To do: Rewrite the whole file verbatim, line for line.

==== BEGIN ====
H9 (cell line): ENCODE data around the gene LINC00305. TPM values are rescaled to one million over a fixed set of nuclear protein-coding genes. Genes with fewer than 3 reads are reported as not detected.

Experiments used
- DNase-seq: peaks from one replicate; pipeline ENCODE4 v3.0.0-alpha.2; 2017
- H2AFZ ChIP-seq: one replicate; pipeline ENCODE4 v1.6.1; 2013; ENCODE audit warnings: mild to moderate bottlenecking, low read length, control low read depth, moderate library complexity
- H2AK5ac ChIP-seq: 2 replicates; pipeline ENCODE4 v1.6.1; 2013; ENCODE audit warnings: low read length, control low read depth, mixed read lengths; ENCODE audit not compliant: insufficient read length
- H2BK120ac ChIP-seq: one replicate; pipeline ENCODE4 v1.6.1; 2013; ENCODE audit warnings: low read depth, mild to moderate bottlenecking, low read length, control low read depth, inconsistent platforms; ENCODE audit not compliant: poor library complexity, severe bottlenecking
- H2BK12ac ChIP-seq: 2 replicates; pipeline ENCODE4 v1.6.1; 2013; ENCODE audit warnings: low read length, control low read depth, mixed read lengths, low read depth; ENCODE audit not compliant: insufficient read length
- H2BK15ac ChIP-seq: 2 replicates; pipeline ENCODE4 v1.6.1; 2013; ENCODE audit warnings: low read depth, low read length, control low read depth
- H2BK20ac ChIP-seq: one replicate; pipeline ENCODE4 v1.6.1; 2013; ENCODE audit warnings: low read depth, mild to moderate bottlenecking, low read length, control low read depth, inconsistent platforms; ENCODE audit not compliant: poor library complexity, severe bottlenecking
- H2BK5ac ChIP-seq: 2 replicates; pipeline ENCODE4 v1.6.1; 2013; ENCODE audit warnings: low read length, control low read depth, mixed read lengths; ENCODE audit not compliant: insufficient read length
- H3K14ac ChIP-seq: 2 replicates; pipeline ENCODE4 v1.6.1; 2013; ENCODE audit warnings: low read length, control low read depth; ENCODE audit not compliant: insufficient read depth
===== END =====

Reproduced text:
H9 (cell line): ENCODE data around the gene LINC00305. TPM values are rescaled to one million over a fixed set of nuclear protein-coding genes. Genes with fewer than 3 reads are reported as not detected.

Experiments used
- DNase-seq: peaks from one replicate; pipeline ENCODE4 v3.0.0-alpha.2; 2017
- H2AFZ ChIP-seq: one replicate; pipeline ENCODE4 v1.6.1; 2013; ENCODE audit warnings: mild to moderate bottlenecking, low read length, control low read depth, moderate library complexity
- H2AK5ac ChIP-seq: 2 replicates; pipeline ENCODE4 v1.6.1; 2013; ENCODE audit warnings: low read length, control low read depth, mixed read lengths; ENCODE audit not compliant: insufficient read length
- H2BK120ac ChIP-seq: one replicate; pipeline ENCODE4 v1.6.1; 2013; ENCODE audit warnings: low read depth, mild to moderate bottlenecking, low read length, control low read depth, inconsistent platforms; ENCODE audit not compliant: poor library complexity, severe bottlenecking
- H2BK12ac ChIP-seq: 2 replicates; pipeline ENCODE4 v1.6.1; 2013; ENCODE audit warnings: low read length, control low read depth, mixed read lengths, low read depth; ENCODE audit not compliant: insufficient read length
- H2BK15ac ChIP-seq: 2 replicates; pipeline ENCODE4 v1.6.1; 2013; ENCODE audit warnings: low read depth, low read length, control low read depth
- H2BK20ac ChIP-seq: one replicate; pipeline ENCODE4 v1.6.1; 2013; ENCODE audit warnings: low read depth, mild to moderate bottlenecking, low read length, control low read depth, inconsistent platforms; ENCODE audit not compliant: poor library complexity, severe bottlenecking
- H2BK5ac ChIP-seq: 2 replicates; pipeline ENCODE4 v1.6.1; 2013; ENCODE audit warnings: low read length, control low read depth, mixed read lengths; ENCODE audit not compliant: insufficient read length
- H3K14ac ChIP-seq: 2 replicates; pipeline ENCODE4 v1.6.1; 2013; ENCODE audit warnings: low read length, control low read depth; ENCODE audit not compliant: insufficient read depth